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Open Access

Some dimension reduction strategies for the analysis of survey data

Journal of Big Data20174:43

https://doi.org/10.1186/s40537-017-0103-6

Received: 23 September 2017

Accepted: 16 November 2017

Published: 8 December 2017

Abstract

In the era of big data, researchers interested in developing statistical models are challenged with how to achieve parsimony. Usually, some sort of dimension reduction strategy is employed. Classic strategies are often in the form of traditional inference procedures, such as hypothesis testing; however, the increase in computing capabilities has led to the development of more sophisticated methods. In particular, sufficient dimension reduction has emerged as an area of broad and current interest. While these types of dimension reduction strategies have been employed for numerous data problems, they are scantly discussed in the context of analyzing survey data. This paper provides an overview of some classic and modern dimension reduction methods, followed by a discussion of how to use the transformed variables in the context of analyzing survey data. We highlight some of these methods with an analysis of health insurance coverage using the US Census Bureau’s 2015 Planning Database.

Keywords

Big dataCentral mean subspaceFlexible modelsOfficial statisticsPrincipal component analysisSufficient dimension reduction

Introduction

The explosion of big data has resulted in both a dramatic increase in the volume of available data and the possibilities of how to use that data. Federal databases—which are based on survey data collected by federal agencies—are key sources of massive datasets and crucial for ongoing research. The need by researchers to analyze not only public-use data, but also restricted-use microdata, is often pivotal for addressing important research questions. The growing demand for access to such data in the United States is highlighted by the establishment of 27 Federal Statistical Research Data Centers1, which are partnerships between federal statistical agencies and leading research institutions in the United States.

How big data can be leveraged in the construction of official statistics is a matter of ongoing discussion [1]. However, there are major benefits to how big data from federal databases, non-federal databases, or both, are used. For example, the Committee on National Statistics assembled the Panel to Review the 2010 Census. The Panel suggested more effective use of Census Bureau databases [2], which is consistent with the Census Bureau’s increasing emphasis on accurate model-based predictions to conduct more efficient and cost-effective surveys [3]. Another potential benefit is to improve mutual government-citizen understanding [4], which in turn could improve the quality of survey data collected for federal databases.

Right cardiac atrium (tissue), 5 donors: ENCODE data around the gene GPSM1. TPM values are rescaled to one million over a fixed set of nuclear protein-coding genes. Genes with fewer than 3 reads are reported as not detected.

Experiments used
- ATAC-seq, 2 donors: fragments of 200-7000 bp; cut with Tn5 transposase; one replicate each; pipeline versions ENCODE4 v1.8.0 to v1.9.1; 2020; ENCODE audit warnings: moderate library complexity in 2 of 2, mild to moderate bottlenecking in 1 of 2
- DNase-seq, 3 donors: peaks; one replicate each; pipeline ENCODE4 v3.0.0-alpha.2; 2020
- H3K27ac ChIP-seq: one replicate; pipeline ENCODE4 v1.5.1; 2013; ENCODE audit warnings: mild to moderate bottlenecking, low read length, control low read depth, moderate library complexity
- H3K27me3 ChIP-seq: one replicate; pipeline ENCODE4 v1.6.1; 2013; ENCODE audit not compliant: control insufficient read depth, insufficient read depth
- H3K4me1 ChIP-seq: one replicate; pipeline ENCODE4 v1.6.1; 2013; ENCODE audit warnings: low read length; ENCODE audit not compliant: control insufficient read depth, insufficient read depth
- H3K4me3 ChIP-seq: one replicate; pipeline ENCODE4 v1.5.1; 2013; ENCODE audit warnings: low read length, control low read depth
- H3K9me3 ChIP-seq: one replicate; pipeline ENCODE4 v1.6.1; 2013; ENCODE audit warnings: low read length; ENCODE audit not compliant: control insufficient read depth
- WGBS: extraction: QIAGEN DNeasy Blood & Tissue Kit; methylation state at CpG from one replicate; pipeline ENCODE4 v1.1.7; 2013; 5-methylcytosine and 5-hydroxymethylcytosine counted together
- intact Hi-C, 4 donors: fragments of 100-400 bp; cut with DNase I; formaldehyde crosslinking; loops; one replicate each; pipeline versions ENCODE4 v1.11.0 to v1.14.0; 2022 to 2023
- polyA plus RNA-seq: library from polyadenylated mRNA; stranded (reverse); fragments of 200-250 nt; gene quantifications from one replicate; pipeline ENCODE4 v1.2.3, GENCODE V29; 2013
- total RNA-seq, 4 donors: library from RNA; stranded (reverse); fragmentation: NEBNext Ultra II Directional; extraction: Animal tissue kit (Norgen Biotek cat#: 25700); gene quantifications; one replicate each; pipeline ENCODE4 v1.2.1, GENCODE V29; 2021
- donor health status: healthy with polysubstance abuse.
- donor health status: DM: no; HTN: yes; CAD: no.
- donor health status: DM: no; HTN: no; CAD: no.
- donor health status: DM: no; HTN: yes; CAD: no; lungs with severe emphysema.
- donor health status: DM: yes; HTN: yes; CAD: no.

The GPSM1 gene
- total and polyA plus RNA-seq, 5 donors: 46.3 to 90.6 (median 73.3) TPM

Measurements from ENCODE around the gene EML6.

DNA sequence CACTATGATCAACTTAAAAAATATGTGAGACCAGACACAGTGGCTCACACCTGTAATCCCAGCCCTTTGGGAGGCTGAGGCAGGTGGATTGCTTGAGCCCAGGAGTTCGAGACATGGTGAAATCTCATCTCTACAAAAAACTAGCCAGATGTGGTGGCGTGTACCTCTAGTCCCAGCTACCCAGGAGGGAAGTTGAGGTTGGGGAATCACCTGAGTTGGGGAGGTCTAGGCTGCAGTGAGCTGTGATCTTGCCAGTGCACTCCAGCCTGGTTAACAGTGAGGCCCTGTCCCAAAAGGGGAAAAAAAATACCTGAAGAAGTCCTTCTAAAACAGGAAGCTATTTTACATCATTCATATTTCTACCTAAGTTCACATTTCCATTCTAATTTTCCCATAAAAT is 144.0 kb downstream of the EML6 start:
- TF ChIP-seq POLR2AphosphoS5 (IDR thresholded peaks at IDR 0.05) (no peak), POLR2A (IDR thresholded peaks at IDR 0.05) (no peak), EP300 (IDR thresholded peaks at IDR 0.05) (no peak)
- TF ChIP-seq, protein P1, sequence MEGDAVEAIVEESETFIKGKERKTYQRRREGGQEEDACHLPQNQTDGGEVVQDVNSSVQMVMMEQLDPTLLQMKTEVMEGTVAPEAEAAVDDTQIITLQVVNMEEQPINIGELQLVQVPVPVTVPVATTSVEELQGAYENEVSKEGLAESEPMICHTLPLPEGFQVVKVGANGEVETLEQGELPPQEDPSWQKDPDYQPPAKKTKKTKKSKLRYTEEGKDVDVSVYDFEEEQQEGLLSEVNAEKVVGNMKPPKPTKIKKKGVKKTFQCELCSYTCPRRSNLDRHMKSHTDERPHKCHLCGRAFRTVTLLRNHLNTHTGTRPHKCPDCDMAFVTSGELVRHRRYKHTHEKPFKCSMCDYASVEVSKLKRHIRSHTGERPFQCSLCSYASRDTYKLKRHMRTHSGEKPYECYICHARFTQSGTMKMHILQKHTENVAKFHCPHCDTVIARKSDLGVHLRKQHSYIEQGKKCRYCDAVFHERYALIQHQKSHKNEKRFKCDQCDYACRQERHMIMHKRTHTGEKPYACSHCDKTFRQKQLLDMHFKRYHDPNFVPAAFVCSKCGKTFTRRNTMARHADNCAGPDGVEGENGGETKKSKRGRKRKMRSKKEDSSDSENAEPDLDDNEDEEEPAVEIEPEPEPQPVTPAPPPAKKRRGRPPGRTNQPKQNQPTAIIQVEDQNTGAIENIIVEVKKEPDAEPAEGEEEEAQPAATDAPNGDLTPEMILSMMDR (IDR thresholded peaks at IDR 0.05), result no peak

Combining multiple federal databases, such as through record linkage techniques, can help researchers address more refined questions and produce more powerful statistical analyses. However, the resulting massive datasets often require the researcher to develop and apply a sound strategy for handling an inherently high-dimensional problem. Establishing such a strategy is also necessary for the development and dissemination of official statistics, which are based on survey data collected and stored in federal databases. Dimension reduction techniques can be an effective approach for reducing the dimensionality in big data, regardless of its source. However, there is little literature highlighting the efficacy of dimension reduction techniques in the context of analyzing survey data from federal databases. The focus of this paper fills this gap.

Lumley and Scott [5] state in the abstract of their paper, “Data from complex surveys are being used increasingly to build the same sort of explanatory and predictive models used in the rest of statistics.” For example, Gelman [6] discussed the broader issue of survey weighting and regression modeling, with an application of building predictive models using the Social Indicators Survey. The analysis also developed a multilevel regression model, for which some of the standard estimation and inference procedures in those models can be applied [7]. Lumley and Scott [5, 8] demonstrated building regression models—in particular, linear and generalized linear models—using data from the National Health and Nutrition Examination Survey (NHANES). They also provided a thorough discussion about testing in such regression models being fit to survey data. Young et al. [9] demonstrated the appropriateness of using zero-inflated regression models for understanding housing unit adds or deletes in the United States based on the Census Bureau’s Master Address File (MAF). In each of the above examples, inference or variable selection procedures can be employed to determine the “best” predictor variables for the respective model. However, choosing the best strategy for selecting from a large number of predictor variables can be challenging, especially in survey data where multicollinearity is almost always an issue. One appealing approach for such settings is to use dimension reduction.